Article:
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From a sleepy currency pair, dollar/yen turned into an unstoppable mover. Will it consolidate or continue rallying? Retail sales and household spending are the major events this week.  Here’s an  outlook  for the Japanese events and an updated technical analysis for  USD/JPY.

Last week Japan’s yearly trade deficit hit a record high of  1.48 trillion yen, posing a major risk to the Japanese economy while Adjusted Merchandise Trade Balance showed a deficit of 612.8 billion yen, beating predictions of 847.8 billion yen deficit. Nevertheless these readings are worrisome for Japan indicating recovery is a long way off.

Updates: Dollar/yen continues to move upwards, climbing to an eight-month high of 81.49 in early trading. Higher US yields are supporting the pair, so look for the pair to continue to push higher as dollar/yen gets comfortable above 80. US Fed Chairman Bernanke will be testifying later in the week, which could stir up the money markets. USD/JPY managed to climb above 80.50 after the falls. Some bad US figures weakened the pair. Dollar/yen was up over 400 pips in February, closing the month at 86.50. Retail sales  dropped to  1.9%, but were still  well above the market forecast. USD/JPY broke above 81, as the dollar strengthened following US Fed Chairman Benanke’s testimony.

USD/JPY  daily chart with support and resistance lines on it. Click to enlarge:USD/JPY Chart February 27 March 2 2012

  1. Retail Sales: Monday, 23:50. Retail sales in Japan soared 2.5% in December from a year earlier; the highest climb in more than a year, following 2.2% decline in the previous month. Food and clothing were gave the major boost to sales. However Core sales excluding food dropped 0.1% in December. The global uncertainty weighs on Japan’s economy by strengthening deflation. A flat reading is expected now.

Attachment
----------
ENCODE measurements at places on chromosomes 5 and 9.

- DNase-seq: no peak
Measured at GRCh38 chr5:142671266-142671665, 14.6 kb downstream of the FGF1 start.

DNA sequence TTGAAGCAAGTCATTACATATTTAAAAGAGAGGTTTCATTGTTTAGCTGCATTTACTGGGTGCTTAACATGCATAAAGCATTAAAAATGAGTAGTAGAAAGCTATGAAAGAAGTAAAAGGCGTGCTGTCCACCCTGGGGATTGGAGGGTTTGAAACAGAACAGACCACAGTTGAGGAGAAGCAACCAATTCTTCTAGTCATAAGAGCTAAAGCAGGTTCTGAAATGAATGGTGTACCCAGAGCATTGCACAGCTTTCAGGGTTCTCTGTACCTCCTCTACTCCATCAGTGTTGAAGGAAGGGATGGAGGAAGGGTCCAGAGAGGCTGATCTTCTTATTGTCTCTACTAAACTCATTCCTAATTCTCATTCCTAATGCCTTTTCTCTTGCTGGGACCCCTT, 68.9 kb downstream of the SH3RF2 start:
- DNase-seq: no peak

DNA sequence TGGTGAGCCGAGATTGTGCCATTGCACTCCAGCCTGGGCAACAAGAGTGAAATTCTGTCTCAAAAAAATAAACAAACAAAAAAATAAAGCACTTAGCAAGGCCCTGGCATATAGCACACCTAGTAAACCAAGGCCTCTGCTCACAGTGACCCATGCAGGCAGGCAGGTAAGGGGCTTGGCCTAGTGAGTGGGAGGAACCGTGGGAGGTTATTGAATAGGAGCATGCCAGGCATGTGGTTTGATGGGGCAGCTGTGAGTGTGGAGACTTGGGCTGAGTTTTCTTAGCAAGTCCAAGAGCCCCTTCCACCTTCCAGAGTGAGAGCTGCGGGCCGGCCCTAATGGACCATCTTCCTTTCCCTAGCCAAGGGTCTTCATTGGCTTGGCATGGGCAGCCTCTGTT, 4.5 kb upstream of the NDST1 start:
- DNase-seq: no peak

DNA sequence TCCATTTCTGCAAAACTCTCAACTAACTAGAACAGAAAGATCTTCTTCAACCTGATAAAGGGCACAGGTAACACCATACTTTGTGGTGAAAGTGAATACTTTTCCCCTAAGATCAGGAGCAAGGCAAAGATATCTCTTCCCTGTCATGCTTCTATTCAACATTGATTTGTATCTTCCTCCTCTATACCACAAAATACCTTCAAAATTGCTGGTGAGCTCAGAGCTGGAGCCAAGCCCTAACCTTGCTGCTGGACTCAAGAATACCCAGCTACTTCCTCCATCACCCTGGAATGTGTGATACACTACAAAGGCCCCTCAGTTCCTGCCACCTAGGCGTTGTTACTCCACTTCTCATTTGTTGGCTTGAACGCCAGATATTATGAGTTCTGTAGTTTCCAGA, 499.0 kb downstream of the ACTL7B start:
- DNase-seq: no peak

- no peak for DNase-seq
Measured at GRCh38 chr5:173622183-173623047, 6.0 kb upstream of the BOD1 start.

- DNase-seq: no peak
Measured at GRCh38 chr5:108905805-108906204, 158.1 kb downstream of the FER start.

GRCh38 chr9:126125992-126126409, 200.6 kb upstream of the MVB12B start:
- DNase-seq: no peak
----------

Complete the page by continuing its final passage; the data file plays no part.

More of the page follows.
2. Prelim Industrial Production: Tuesday, 23:50. Industrial production in Japan edged up 4.0% in December suggesting a recovery process following the devastating earthquake and tsunami on March. The reading was well above the 2.8% rise expected. A rise of 1.6% rise is expected.
  3. Housing Starts: Wednesday, 5:00. Housing starts in Japan plunged 7.3% in December from a year earlier amid lower housing investments in light of the global slowdown. This decline was much lower than the 1.4% drop anticipated. A further decline of -3.1% is forecasted now.
  4. Capital Spending: Wednesday, 23:50. Capital spending tumbled in the third quarter sliding 9.8% from the same period last year. The drop can be contributed to Japan’s fragile economic position hindering investments and corporate spending. The drop was bigger than the 7.8% decline registered in the second quarter immediately after the earthquake. This negative reading may dray further intervention from the BOJ. Another fall of 6.4% is predicted.